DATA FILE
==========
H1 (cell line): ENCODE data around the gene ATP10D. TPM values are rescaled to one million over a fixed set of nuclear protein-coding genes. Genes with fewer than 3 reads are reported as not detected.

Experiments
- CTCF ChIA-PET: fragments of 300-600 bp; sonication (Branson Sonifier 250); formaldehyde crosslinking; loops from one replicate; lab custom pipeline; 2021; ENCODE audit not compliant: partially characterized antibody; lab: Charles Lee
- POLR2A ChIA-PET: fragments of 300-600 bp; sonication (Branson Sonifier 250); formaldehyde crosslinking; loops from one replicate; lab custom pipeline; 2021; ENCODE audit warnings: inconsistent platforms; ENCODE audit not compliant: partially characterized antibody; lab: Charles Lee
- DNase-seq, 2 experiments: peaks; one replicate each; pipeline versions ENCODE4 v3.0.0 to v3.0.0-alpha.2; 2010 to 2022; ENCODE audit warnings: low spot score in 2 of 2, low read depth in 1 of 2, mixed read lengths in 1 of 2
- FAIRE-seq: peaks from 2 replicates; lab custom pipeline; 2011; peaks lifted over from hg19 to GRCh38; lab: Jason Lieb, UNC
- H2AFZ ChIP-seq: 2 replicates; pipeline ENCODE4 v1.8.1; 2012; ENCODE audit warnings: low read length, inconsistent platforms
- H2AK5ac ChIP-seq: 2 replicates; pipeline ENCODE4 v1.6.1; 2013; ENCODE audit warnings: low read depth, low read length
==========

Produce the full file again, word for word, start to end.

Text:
H1 (cell line): ENCODE data around the gene ATP10D. TPM values are rescaled to one million over a fixed set of nuclear protein-coding genes. Genes with fewer than 3 reads are reported as not detected.

Experiments
- CTCF ChIA-PET: fragments of 300-600 bp; sonication (Branson Sonifier 250); formaldehyde crosslinking; loops from one replicate; lab custom pipeline; 2021; ENCODE audit not compliant: partially characterized antibody; lab: Charles Lee
- POLR2A ChIA-PET: fragments of 300-600 bp; sonication (Branson Sonifier 250); formaldehyde crosslinking; loops from one replicate; lab custom pipeline; 2021; ENCODE audit warnings: inconsistent platforms; ENCODE audit not compliant: partially characterized antibody; lab: Charles Lee
- DNase-seq, 2 experiments: peaks; one replicate each; pipeline versions ENCODE4 v3.0.0 to v3.0.0-alpha.2; 2010 to 2022; ENCODE audit warnings: low spot score in 2 of 2, low read depth in 1 of 2, mixed read lengths in 1 of 2
- FAIRE-seq: peaks from 2 replicates; lab custom pipeline; 2011; peaks lifted over from hg19 to GRCh38; lab: Jason Lieb, UNC
- H2AFZ ChIP-seq: 2 replicates; pipeline ENCODE4 v1.8.1; 2012; ENCODE audit warnings: low read length, inconsistent platforms
- H2AK5ac ChIP-seq: 2 replicates; pipeline ENCODE4 v1.6.1; 2013; ENCODE audit warnings: low read depth, low read length